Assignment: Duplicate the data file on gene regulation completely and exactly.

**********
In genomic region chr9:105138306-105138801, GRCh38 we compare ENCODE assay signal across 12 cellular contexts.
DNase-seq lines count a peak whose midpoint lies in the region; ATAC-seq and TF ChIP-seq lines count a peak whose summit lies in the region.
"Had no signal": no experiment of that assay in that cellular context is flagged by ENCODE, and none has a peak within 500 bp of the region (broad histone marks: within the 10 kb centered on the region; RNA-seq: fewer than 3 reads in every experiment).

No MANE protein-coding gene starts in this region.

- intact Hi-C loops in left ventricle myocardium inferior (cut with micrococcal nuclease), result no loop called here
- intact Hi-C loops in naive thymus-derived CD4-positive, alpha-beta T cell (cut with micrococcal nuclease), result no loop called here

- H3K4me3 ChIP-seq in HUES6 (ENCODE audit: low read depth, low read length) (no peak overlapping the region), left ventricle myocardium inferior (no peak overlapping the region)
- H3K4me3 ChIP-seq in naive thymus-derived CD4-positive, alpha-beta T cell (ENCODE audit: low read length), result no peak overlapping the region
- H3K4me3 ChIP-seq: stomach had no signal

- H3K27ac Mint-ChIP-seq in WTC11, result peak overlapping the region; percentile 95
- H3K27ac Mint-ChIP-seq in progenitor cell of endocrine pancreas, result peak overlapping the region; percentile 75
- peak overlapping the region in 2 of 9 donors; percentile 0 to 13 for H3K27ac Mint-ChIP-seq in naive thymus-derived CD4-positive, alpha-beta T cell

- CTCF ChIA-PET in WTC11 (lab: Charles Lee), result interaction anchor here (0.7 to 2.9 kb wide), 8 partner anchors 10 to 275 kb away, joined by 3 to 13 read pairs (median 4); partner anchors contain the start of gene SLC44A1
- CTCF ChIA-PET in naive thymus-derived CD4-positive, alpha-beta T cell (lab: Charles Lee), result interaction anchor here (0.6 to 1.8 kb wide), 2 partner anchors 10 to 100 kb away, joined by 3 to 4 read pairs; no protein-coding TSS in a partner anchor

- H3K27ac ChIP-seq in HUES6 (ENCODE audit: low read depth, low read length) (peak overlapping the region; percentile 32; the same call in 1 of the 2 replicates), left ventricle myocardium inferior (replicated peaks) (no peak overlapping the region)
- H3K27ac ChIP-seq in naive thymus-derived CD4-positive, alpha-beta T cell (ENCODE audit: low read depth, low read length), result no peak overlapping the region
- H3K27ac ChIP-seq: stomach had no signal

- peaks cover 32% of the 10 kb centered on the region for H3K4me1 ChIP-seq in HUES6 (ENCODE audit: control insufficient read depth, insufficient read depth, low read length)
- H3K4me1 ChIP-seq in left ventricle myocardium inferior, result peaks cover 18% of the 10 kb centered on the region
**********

In genomic region chr9:105138306-105138801, GRCh38 we compare ENCODE assay signal across 12 cellular contexts.
DNase-seq lines count a peak whose midpoint lies in the region; ATAC-seq and TF ChIP-seq lines count a peak whose summit lies in the region.
"Had no signal": no experiment of that assay in that cellular context is flagged by ENCODE, and none has a peak within 500 bp of the region (broad histone marks: within the 10 kb centered on the region; RNA-seq: fewer than 3 reads in every experiment).

No MANE protein-coding gene starts in this region.

- intact Hi-C loops in left ventricle myocardium inferior (cut with micrococcal nuclease), result no loop called here
- intact Hi-C loops in naive thymus-derived CD4-positive, alpha-beta T cell (cut with micrococcal nuclease), result no loop called here

- H3K4me3 ChIP-seq in HUES6 (ENCODE audit: low read depth, low read length) (no peak overlapping the region), left ventricle myocardium inferior (no peak overlapping the region)
- H3K4me3 ChIP-seq in naive thymus-derived CD4-positive, alpha-beta T cell (ENCODE audit: low read length), result no peak overlapping the region
- H3K4me3 ChIP-seq: stomach had no signal

- H3K27ac Mint-ChIP-seq in WTC11, result peak overlapping the region; percentile 95
- H3K27ac Mint-ChIP-seq in progenitor cell of endocrine pancreas, result peak overlapping the region; percentile 75
- peak overlapping the region in 2 of 9 donors; percentile 0 to 13 for H3K27ac Mint-ChIP-seq in naive thymus-derived CD4-positive, alpha-beta T cell

- CTCF ChIA-PET in WTC11 (lab: Charles Lee), result interaction anchor here (0.7 to 2.9 kb wide), 8 partner anchors 10 to 275 kb away, joined by 3 to 13 read pairs (median 4); partner anchors contain the start of gene SLC44A1
- CTCF ChIA-PET in naive thymus-derived CD4-positive, alpha-beta T cell (lab: Charles Lee), result interaction anchor here (0.6 to 1.8 kb wide), 2 partner anchors 10 to 100 kb away, joined by 3 to 4 read pairs; no protein-coding TSS in a partner anchor

- H3K27ac ChIP-seq in HUES6 (ENCODE audit: low read depth, low read length) (peak overlapping the region; percentile 32; the same call in 1 of the 2 replicates), left ventricle myocardium inferior (replicated peaks) (no peak overlapping the region)
- H3K27ac ChIP-seq in naive thymus-derived CD4-positive, alpha-beta T cell (ENCODE audit: low read depth, low read length), result no peak overlapping the region
- H3K27ac ChIP-seq: stomach had no signal

- peaks cover 32% of the 10 kb centered on the region for H3K4me1 ChIP-seq in HUES6 (ENCODE audit: control insufficient read depth, insufficient read depth, low read length)
- H3K4me1 ChIP-seq in left ventricle myocardium inferior, result peaks cover 18% of the 10 kb centered on the region